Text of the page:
Is the autumn important in the poem "The Wild Swans at Coole" by W. B. Yeats? What does the counting of the swans signify?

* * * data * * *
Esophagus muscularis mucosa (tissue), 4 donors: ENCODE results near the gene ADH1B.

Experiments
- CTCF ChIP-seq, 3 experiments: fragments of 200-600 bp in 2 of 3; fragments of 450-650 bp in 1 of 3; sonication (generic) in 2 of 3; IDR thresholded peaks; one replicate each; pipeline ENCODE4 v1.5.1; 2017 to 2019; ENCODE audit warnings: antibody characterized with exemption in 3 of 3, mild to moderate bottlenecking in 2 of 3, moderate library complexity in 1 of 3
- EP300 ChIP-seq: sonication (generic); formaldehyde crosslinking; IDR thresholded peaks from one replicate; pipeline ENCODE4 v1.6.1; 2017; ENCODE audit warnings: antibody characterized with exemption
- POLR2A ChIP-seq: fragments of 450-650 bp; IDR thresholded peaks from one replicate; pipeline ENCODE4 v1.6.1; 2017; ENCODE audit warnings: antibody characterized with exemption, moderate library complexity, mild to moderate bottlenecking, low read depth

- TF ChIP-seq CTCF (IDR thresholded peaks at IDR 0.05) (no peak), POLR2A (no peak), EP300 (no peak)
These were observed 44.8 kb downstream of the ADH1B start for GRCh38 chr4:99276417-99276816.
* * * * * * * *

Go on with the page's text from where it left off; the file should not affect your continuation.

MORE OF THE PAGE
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Autumn has been used for centuries as a symbol for middle age, decline and fatigue. When Yeats writes, "The trees are in their autumn beauty. . ." he is setting up an atmosphere of a change between the time of summer's beauty and the coldness and death of winter. The poem was first written in 1916, when Yeats was 51 years old. He was not married and had no children and he was beginning to think that "life had passed him by". Thus, Yeats is setting up a contrast between his own life, which he considers to be now like autumn. He says, "All's changed" and his heart " has grown old." However, the swans, representing nature and life, are still "unwearied" and seem to have lots of energy. Autumn represents Yeats' depressed feeling about life at the time he wrote the poem. Fortunately, Yeats did marry later on and had two children.

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